You get what you intend, not what you hope for.

What are you intending to do with your business and your life?

Government Killed Small Biz Jobs on July 15

And the SBA is non-responsive.

In April I shared Why Small Business is Fed Up With Government – both sides are addicted to “big”. That addiction continues to escalate and hurt small businesses nationwide. And a Washington Post survey say you’re tired of it.

In early 2009 both sides declared the 19 largest banks “too big to fail”, and vowed at every photo op to change that. It was the political buzz-phrase de jour for a few months designed to make us “small” guys feel like someone was looking out for us while they gave hundreds of billions to their big business friends.

Today, three years later, those same few banks now control an even LARGER percentage of the banking industry. That’s how big government dealt with the issue; with their handouts they made the banks even bigger and an even greater national security risk for us. They assumed we would go back to our pitiful little lives and ignore them.

In 2010, Olympia Snowe, the self-styled Republican Senate advocate for small business, introduced legislation to kill the only small business loan actually designed for very small businesses. She had championed the loan through Congress, but received strong opposition from her big bank friends as well as her big government friends. She showed that her allegiance is to the bigs.

And now, in the midst of the biggest recession in history, government is killing small businesses with new regulations. On July 15, the State Department introduced requirements that forced small businesses to put as much as $500,000 in escrow (a business I know would have had to escrow that amount), and leave it there for 12-24 months without touching it.

This drove thousands of small businesses under in only a few days. The big businesses swooped in behind like vultures on a wire and took over all the customers these small businesses had cultivated for decades. They couldn’t get back in business now if they wanted to. Big government now has fewer, bigger clients to regulate. All the bigs are happy.

How did our government help the little guy with this? The business owner and I approached the SBA Office of Advocacy on July 11 and sent repetitive requests for intervention, the very thing that this bureaucracy was designed to do. For 24 days we received no response to many emails until July 29, which was a very unprofessional reply making the SBA out to be the victim. Since asking us a question on August 4, we have again received no responses to many more emails over the last 15 days. Simply inexcusable for an agency supposedly designed to advocate for small business.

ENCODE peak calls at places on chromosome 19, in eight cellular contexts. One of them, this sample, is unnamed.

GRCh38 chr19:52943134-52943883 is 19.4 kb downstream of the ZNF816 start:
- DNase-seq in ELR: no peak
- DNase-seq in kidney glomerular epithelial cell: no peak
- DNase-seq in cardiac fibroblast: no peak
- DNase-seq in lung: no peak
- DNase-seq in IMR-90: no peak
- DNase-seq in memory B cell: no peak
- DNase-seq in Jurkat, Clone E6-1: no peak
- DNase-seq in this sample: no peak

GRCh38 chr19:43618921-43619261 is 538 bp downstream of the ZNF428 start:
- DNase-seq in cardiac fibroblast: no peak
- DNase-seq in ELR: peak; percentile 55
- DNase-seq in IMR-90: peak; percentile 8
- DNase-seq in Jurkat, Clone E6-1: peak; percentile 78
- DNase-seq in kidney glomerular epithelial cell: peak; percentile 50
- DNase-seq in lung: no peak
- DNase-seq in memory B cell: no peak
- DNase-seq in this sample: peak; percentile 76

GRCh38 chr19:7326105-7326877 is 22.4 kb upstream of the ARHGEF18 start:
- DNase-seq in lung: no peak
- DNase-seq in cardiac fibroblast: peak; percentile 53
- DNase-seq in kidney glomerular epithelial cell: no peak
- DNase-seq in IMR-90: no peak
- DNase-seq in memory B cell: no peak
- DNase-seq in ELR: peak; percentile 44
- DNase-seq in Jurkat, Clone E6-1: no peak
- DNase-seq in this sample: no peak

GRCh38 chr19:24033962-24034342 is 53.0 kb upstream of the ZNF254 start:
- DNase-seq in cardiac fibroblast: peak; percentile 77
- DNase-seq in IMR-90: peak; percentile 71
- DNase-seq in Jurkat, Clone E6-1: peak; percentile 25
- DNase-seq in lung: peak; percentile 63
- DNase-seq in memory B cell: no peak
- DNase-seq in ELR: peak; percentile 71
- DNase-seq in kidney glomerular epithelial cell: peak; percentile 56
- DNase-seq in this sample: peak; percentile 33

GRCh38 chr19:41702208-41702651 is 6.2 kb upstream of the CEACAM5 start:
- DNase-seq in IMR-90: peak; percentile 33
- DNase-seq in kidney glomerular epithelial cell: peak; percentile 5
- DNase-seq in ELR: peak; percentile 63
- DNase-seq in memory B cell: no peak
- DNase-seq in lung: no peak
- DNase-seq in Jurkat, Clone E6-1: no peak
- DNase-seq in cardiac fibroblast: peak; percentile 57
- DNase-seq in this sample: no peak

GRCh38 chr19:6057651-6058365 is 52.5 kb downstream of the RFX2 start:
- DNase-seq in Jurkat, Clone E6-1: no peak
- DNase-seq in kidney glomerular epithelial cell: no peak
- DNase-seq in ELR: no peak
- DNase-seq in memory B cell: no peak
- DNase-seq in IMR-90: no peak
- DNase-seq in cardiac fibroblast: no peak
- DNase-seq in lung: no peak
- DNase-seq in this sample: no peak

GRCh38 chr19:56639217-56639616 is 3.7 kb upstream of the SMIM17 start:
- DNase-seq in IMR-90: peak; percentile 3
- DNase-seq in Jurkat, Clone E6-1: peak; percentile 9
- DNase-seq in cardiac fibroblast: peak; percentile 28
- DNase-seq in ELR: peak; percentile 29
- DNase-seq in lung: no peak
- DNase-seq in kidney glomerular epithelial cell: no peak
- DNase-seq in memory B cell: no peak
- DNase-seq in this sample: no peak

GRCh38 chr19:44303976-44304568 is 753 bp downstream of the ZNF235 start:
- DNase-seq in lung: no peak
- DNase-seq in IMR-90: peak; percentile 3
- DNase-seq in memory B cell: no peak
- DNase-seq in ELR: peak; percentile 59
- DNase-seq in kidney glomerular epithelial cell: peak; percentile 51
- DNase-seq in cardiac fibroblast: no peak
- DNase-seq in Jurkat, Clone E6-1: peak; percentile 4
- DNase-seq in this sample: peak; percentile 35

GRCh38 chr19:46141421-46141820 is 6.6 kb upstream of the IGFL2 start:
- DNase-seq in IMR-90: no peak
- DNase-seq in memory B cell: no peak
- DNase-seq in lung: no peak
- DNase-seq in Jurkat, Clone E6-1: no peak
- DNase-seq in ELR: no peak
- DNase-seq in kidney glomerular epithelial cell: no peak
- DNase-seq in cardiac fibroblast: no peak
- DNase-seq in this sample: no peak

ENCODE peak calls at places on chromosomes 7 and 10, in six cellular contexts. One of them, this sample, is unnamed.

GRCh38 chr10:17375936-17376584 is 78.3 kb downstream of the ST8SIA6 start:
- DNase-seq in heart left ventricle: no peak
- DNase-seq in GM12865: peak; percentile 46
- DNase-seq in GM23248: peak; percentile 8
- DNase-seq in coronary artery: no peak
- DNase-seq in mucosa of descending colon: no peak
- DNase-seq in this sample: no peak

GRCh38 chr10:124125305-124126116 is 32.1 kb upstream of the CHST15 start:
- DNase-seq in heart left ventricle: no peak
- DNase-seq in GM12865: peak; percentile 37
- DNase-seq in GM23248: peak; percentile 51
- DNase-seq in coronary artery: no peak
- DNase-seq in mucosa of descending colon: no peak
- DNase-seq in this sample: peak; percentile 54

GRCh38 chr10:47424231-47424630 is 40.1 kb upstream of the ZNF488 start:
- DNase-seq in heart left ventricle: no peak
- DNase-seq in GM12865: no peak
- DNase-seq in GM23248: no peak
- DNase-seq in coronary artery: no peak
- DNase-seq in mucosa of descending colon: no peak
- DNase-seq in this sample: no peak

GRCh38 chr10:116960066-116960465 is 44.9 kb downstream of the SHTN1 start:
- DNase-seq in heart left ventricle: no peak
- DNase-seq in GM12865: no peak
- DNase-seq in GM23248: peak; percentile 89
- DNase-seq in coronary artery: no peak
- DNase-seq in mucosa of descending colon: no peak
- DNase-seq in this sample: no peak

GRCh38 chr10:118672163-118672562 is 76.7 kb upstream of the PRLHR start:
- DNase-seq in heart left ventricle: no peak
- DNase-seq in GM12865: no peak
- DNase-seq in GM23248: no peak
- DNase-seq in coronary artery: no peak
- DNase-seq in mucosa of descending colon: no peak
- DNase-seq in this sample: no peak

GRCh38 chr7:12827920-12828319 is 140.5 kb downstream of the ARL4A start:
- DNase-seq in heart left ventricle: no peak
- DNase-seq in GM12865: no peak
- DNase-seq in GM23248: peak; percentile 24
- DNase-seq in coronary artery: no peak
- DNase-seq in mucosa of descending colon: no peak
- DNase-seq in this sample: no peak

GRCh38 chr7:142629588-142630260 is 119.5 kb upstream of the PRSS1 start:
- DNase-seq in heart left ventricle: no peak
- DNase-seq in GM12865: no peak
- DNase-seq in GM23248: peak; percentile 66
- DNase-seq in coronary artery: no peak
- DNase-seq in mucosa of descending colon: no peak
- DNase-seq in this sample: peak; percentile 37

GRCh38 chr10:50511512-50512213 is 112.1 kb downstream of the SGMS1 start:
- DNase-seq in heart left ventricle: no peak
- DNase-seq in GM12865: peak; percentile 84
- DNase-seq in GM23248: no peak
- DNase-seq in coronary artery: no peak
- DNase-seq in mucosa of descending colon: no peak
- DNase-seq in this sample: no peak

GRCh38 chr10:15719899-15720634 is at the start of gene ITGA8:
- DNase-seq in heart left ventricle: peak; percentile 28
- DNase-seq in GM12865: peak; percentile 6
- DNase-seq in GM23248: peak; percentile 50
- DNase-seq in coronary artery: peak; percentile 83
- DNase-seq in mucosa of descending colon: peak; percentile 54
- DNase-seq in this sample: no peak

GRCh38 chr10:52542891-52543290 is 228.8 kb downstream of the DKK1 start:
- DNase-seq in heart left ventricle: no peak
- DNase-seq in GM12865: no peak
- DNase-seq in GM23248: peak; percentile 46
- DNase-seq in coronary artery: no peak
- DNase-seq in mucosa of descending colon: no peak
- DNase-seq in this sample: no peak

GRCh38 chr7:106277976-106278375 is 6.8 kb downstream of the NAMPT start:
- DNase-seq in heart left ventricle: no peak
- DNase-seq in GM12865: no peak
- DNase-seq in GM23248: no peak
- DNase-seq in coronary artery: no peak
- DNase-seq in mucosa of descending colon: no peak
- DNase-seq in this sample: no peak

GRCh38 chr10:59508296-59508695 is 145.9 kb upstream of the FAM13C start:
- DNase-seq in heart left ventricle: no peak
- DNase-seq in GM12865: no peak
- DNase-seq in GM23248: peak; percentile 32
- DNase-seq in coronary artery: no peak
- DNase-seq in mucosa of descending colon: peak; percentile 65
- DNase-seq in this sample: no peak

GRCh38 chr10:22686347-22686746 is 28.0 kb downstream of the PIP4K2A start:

Giant business and giant government got us in this mess, then turned around and looked behind and asked us to get them out of it. But they don’t invite us to the table to help them see how to do it. We couldn’t possibly know – we’re small and they’re big, and big knows better than small. Washington has Jeffrey Immelt, former CEO of GE who paid no taxes last year, in charge of fixing this. He, too, has no clue what a small business looks like.

Talk to any banker who used to give small business loans, and they will tell you very quietly and in complete anonymity that the reason their lending standards are beyond the reach of most healthy small businesses is because the government regulators are putting such pressure on them that they can’t adopt REASONABLE (not loose) lending standards. 73% of small businesses who need capital haven’t even bothered to apply because they know it’s useless. 48% who do get rejected – astonishing statistics. The 25 biggest banks control 32 percent more deposits than they did in 2006, but made 30 percent fewer small business loans.

This is your small business advocacy in Washington. In case you wondered if anyone is looking out for you, the small business owner, on either side of the aisle or in any of the halls of the giant bureaucracies there, you might think again.

I’ve said this in dozens of places on the internet for three years – access to capital is the #1 issue for small business and has been since October 2008. #2 is predictability from our govt., and #3 is regulations that hurt small business and help the big ones. The SBA says the #1 job growth sector is businesses with 1-9 employees and the #2 job growth sector is 10-19 employees. Then they, the rest of the government, and the giant corporations who all got us into this mess, continue to use this crisis to help each other just get bigger. Expect large donations from giant corporations to both sides next year.

Small business doesn’t want a bailout. And I personally don’t have time for recessions – I have somewhere I need to be with my business. None of the above make it impossible to succeed, but it does make it harder. And when government proactively kills jobs and small businesses like the State Dept. did on July 15, that is interventionism in commerce that is unacceptable and needs to be addressed, even if the SBA doesn’t have the spine to do it (in case you wondered, the SBA isn’t focused on small businesses under 19 employees).

Caveat emptor – for too long we have bought that someone in Washington is looking out for us. Think again. You won’t get help and you don’t need it. You can succeed without their help; just know that they are not in Washington to make it easier for you, but to make it easier for themselves and their giant corporation donors. It’s time to expose the game for what it is, one “big” scratching the back of another “big”, all at the expense of 28 million small businesses and the American economy.